Feijoada makes for a delicious, flavorful meal.
Telling Feijoada’s story is a combination of culture, cuisine, and tradition. It’s a delight for the eyes, too.
It means stirring the pot with several theories as to its origins, but the fact solidly remains that the weekend, worldwide tradition of cleaning up the leftovers by throwing them in a pot and serving it up with rice and beans is routine… and tasty. Feijoada!
In telling Feijoada’s story, we turn to an expert. Fabia Brisola Paiva of NUBI explains: “There are many theories of how this dish was created. The majority of Brazilians sustain that Feijoada is 100% Brazilian food created by slaves in senzalas.” That’s the Portuguese word for slavers’ quarter.
The tale states that slaves were sometimes given parts of pork meat unwanted by the lord of the manor such as tail, noose, and ears, and would cook them with black beans in a kind of stew.
Try Our Homemade Recipe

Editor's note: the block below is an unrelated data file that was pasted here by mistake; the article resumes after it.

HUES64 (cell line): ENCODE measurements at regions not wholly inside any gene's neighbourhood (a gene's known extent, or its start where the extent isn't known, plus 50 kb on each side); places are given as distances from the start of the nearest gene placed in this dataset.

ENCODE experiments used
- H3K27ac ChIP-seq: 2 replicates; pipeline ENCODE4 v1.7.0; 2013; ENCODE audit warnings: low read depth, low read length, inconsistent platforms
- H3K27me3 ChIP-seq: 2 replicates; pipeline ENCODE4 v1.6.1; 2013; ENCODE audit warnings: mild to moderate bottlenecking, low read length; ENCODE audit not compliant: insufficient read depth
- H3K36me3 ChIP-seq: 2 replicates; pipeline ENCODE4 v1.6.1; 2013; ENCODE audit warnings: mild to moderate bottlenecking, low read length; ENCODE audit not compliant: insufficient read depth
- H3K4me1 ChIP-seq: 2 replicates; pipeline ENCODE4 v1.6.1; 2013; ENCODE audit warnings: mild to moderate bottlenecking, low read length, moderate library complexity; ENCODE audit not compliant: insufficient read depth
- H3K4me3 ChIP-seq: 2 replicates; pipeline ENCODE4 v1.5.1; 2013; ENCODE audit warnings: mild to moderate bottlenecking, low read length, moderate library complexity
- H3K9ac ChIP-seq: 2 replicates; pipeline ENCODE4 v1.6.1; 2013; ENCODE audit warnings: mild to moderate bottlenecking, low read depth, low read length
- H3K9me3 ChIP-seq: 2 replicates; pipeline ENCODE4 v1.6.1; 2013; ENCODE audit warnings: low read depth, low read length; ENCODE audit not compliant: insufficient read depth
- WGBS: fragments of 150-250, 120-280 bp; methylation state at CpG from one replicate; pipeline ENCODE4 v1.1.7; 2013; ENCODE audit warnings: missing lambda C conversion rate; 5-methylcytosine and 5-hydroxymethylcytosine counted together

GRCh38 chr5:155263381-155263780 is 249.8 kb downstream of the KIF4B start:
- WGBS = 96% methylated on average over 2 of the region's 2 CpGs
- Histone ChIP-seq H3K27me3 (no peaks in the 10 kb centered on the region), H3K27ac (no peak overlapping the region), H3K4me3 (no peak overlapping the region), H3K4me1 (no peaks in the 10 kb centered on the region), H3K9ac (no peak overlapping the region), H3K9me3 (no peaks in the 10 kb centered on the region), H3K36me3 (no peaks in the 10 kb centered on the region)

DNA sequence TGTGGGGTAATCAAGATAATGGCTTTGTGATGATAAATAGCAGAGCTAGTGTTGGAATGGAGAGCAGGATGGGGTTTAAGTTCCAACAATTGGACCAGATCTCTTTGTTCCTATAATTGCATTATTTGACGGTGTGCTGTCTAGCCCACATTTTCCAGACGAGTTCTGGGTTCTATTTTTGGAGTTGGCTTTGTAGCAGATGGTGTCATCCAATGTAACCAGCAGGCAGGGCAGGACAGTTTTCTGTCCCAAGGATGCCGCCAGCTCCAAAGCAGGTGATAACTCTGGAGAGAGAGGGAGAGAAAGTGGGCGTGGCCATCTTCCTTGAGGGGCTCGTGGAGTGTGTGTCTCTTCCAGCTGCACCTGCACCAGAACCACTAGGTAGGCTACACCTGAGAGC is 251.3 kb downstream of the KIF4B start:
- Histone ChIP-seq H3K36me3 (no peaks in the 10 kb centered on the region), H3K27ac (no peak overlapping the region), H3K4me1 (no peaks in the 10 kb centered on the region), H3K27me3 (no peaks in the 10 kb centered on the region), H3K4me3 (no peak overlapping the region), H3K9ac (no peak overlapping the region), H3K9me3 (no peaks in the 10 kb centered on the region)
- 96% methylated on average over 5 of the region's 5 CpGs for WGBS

Want a heart-warming ‘quick and easy’ recipe for Brazil’s national dish, feijoada? Brazilian jazz vocalist Alexandra Jackson went to her kitchen to do just that. She gives you a starting point for Brazil’s answer to that age-old question “What’s in the fridge?”
You can do this!
“The truth is that from the 16th to 18th century, even the Lord of the Manor wouldn’t have pork meat often and the parts of the pig were considered a delicacy at the time.”
The first time Feijoada figured in a menu was in 1833, in the posh Hôtel Théatre in Recife, North-Eastern Brazil with the name Brazilian style Feijoada. Probably the traditional sides were included at the time – white rice, cassava coarse flour, spring green, and slices of orange.
Whatever its beginnings, and whoever is telling Feijoada’s story, there is no denying that a properly prepared Feijoada will leave you sated, and perhaps in need of a nap! Sounds to us like it’s the perfect idea for a weekend wind down.